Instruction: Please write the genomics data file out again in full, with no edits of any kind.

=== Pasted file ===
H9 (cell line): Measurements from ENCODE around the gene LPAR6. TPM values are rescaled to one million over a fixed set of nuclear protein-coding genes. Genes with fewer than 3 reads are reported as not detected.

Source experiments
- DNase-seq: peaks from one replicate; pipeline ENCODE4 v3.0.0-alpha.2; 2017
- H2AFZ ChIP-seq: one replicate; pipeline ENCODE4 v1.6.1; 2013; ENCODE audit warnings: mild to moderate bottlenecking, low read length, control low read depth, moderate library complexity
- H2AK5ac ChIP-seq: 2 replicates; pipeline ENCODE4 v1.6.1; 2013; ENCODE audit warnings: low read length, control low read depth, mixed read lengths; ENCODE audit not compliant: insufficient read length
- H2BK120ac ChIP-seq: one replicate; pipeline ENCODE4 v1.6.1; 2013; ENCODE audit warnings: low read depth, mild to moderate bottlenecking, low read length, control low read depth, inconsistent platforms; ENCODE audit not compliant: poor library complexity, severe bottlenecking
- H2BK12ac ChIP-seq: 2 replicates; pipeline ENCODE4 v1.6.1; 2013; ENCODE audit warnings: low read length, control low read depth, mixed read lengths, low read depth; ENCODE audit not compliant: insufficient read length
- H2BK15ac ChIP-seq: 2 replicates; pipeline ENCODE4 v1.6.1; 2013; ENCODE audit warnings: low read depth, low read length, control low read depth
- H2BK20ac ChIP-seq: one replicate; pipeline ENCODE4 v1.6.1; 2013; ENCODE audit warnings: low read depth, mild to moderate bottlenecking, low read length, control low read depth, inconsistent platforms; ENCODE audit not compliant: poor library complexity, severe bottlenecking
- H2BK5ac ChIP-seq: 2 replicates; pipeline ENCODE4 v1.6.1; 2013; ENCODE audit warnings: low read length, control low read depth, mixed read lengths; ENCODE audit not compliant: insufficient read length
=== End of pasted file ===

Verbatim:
H9 (cell line): Measurements from ENCODE around the gene LPAR6. TPM values are rescaled to one million over a fixed set of nuclear protein-coding genes. Genes with fewer than 3 reads are reported as not detected.

Source experiments
- DNase-seq: peaks from one replicate; pipeline ENCODE4 v3.0.0-alpha.2; 2017
- H2AFZ ChIP-seq: one replicate; pipeline ENCODE4 v1.6.1; 2013; ENCODE audit warnings: mild to moderate bottlenecking, low read length, control low read depth, moderate library complexity
- H2AK5ac ChIP-seq: 2 replicates; pipeline ENCODE4 v1.6.1; 2013; ENCODE audit warnings: low read length, control low read depth, mixed read lengths; ENCODE audit not compliant: insufficient read length
- H2BK120ac ChIP-seq: one replicate; pipeline ENCODE4 v1.6.1; 2013; ENCODE audit warnings: low read depth, mild to moderate bottlenecking, low read length, control low read depth, inconsistent platforms; ENCODE audit not compliant: poor library complexity, severe bottlenecking
- H2BK12ac ChIP-seq: 2 replicates; pipeline ENCODE4 v1.6.1; 2013; ENCODE audit warnings: low read length, control low read depth, mixed read lengths, low read depth; ENCODE audit not compliant: insufficient read length
- H2BK15ac ChIP-seq: 2 replicates; pipeline ENCODE4 v1.6.1; 2013; ENCODE audit warnings: low read depth, low read length, control low read depth
- H2BK20ac ChIP-seq: one replicate; pipeline ENCODE4 v1.6.1; 2013; ENCODE audit warnings: low read depth, mild to moderate bottlenecking, low read length, control low read depth, inconsistent platforms; ENCODE audit not compliant: poor library complexity, severe bottlenecking
- H2BK5ac ChIP-seq: 2 replicates; pipeline ENCODE4 v1.6.1; 2013; ENCODE audit warnings: low read length, control low read depth, mixed read lengths; ENCODE audit not compliant: insufficient read length